Full Republican State Committee meeting would allow Republican factions to find common ground

CONCORD, N.H.―In an effort to ensure a transparent, fair and constructive resolution to the ongoing dispute with the GOP State Committee chairman position, the Republican Liberty Caucus of New Hampshire urges the Executive Committee to delay its decision and call the full Republican State Committee to order.

“When Republicans campaigned in 2010, they promised to balance the state's budget just like families do when they sit around the kitchen table,” said Andrew Hemingway, chairman of the Republican Liberty Caucus of New Hampshire. “In Concord this year, elected Republicans under the leadership of House Speaker Bill O'Brien and Senate President Peter Bragdon were able to write a budget that spends no more money than the state collects, fulfilling that promise.

“Unfortunately, now that the hard work of balancing the budget has concluded, some internal Republican Party disputes have surfaced, putting ongoing party unity at risk,” Hemingway continued. “Just like a family settles disputes by sitting around the kitchen table and talking through its problems, so must the Republican Party come together to air its grievances and find common ground. I am confident that a state committee meeting will foster the conditions necessary for a united, strengthened party, which is essential to continue the people's work through 2012.”

On Thursday, the Executive Committee is planning to vote to remove Party Chairman Jack Kimball from his position. Besides the potential for serious party division that this type of top-down decision would engender, there is currently no legal succession plan in the party by-laws following the removal of a party officer. The by-laws specifically mention a succession plan for the “resignation” or “death” of an officer, but they do not have any plan for the “removal” of an officer. Clearly, a resignation is a voluntary action, and a removal is involuntary—two different actions that require a different resolution.

“To prevent continued upheaval and division in the party, it is imperative that the State Committee meet to pass an emergency by-law allowing the state committee to elect a new chairman in the event of a chairman's removal,” Hemingway said. “Such a plan would ensure a legitimate succession, if one is necessary, and create a stronger Republican Party that recognizes the importance of all of its members.”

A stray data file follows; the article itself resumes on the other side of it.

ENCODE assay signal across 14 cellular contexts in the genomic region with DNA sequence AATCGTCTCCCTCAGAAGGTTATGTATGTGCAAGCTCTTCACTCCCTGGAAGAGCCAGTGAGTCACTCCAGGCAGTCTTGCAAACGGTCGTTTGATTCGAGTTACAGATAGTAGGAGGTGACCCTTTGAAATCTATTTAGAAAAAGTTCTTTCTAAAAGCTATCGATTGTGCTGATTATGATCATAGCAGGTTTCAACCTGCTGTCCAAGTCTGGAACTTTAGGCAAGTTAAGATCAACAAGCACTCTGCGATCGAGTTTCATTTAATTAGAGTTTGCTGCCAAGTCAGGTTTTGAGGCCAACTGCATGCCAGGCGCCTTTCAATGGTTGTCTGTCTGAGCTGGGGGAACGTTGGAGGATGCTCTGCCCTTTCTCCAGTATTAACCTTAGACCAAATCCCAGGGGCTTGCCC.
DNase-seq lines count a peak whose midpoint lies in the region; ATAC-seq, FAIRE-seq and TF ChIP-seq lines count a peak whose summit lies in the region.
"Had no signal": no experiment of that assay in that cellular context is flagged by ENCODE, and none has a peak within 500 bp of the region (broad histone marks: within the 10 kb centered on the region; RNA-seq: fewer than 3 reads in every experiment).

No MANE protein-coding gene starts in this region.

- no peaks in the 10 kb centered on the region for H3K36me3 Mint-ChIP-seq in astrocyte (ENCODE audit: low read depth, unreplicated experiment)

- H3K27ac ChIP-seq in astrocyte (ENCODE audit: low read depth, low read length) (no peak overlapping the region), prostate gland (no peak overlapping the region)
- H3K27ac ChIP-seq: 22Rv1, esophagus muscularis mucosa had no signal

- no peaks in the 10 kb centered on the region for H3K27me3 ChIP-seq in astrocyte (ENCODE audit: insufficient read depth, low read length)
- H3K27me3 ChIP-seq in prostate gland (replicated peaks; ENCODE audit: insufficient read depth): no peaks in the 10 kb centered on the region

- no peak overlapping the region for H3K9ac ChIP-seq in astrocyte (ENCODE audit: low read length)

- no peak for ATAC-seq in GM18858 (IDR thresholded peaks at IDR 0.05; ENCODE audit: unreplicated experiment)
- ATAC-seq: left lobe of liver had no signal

Traditionally, State Committee meetings are expensive and take time to put together. Sitting chairmen and any challengers spend months reaching out to all the state committee members, giving them the chance to build coalitions and prepare for the vote. The Republican Liberty Caucus of New Hampshire is urging an outside-the-box approach to quickly and effectively resolve the ongoing chairman dispute in a way that will bring the party together.

“We're proposing that the state committee members come together and nominate chairmen candidates from the floor,” Hemingway said. “We think chairman candidates should stand up in front of the state committee and discuss all the problems facing the party among its members, and then we think they should propose how they intend to resolve the party's disputes and unite the party for an effective First in the Nation Primary and victory in the 2012 elections.”

In an effort to cut costs, the state committee meeting should be held at Representatives Hall at the State House, which has more than enough seats for all the state committee members to meet. To further control costs, state committee members should be encouraged to bring or buy their own lunches.

“While it is true that this approach has never been tried before, I am confident that it will work, because it is the same approach that works to resolve family disputes,” Hemingway said. “We will come out of this state committee meeting as a stronger party united under a leader whom everyone will be able to stand behind.”


About The Republican Liberty Caucus of New Hampshire
RLCNH, a state chapter of the national Republican Liberty Caucus, was launched in December 2004 to promote and advance traditional Republican Party values, such as low taxes and spending, limited government, individual liberty, personal responsibility, free enterprise and loyalty to the U.S. and N.H. constitutions.